14th century cross axe – blunt
5 in stock
Description of the Product
As late as the 11th century the axe wasn’t considered a gentlemanly weapon, and only the skandinavians and the saxons would use it as a primary weapon. By the early 12th century attitudes had changed, so that the axe became a permissible weapon for all men-at-arms across continental Europe. The reputation of the lowly axe changed so, that it could be seen even in the hands of kings. Axes remained a very common weapon all through the 12th and 13th centuries, and the popularity did not wane in the 14th century either.
This axe has on its blade a cut opening in the shape of the cross. Even though the age of the crusades was by the 14th century already history, emphasising christianity was a substantial part of the chivalric virtues. Chivalry during the 1300’s included the admiration and imitation of the brave crusaders, heroes and defenders of the faith of the previous centuries. Christian symbols, such as the cross, were important and useful external markers of the chivalric virtues. The cross axe imitates the style of the crusader axe of the previous centuries, almost like a fan would, but obviously it also works as a reinforcer and symbol of the carriers faith.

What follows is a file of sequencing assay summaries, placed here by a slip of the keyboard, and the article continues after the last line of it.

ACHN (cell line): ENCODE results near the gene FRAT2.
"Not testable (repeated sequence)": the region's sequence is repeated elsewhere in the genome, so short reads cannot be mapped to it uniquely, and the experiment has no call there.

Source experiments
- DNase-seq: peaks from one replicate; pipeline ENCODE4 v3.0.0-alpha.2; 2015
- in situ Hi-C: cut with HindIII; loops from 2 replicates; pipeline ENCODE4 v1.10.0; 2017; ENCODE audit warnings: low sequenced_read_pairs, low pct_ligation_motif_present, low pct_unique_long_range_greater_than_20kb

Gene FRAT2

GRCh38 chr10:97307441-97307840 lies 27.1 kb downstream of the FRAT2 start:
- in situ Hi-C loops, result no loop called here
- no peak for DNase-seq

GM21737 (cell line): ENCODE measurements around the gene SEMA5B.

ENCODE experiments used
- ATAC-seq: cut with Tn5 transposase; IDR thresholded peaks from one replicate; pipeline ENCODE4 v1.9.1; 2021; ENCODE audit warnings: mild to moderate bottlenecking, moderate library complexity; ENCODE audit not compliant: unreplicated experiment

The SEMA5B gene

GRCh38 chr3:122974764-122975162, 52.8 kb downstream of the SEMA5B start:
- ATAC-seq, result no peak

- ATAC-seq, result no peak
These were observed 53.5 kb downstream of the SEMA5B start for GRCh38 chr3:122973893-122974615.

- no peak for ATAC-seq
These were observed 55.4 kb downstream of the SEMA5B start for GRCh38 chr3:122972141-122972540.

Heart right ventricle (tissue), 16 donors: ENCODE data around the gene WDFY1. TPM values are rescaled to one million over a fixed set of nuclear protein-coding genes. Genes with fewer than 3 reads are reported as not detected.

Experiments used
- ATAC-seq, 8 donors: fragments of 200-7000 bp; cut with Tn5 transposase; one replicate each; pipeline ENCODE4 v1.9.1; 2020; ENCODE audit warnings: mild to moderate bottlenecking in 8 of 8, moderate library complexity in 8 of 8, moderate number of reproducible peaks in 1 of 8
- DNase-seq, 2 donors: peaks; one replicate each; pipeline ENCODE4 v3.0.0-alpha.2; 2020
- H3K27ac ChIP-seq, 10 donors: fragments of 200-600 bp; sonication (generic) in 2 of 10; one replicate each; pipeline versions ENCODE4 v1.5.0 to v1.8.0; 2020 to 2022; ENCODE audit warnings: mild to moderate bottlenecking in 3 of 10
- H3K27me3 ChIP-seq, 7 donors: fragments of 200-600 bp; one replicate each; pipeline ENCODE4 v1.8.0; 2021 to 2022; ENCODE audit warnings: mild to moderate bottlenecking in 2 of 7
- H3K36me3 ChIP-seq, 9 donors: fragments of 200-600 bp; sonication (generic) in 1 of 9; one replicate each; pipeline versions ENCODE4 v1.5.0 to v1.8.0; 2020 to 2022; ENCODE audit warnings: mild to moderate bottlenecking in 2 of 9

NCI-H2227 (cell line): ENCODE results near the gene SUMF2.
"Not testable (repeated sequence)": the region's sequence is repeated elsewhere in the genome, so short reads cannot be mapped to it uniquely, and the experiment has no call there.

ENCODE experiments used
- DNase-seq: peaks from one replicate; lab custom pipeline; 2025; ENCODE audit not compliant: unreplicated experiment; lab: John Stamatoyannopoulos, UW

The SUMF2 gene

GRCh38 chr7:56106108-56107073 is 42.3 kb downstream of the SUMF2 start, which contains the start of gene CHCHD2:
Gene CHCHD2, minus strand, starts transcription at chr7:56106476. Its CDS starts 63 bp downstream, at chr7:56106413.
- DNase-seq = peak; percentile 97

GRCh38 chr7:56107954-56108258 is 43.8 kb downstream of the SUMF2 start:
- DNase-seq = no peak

When practicing with steel weapons it is vitally important to make sure that sufficient and proper protective gear is worn and that all the equipment is in good condition. In order to avoid accidents remember to stay careful and controlled in all circumstances.
Made to withstand extremely hard use. Will withstand the strains of battle by martial artists, reenactors and stage performers. Forged of 51CrV4 carbon steel, and tempered to around HRC 50-52. The edges and points are thick and rounded for better nick resistance and safety. Made by Victor Berbekucz.
Total length 69,5 cm, blade length 20,5 cm, blade width 17,5 cm. Weight 1,0 kg.
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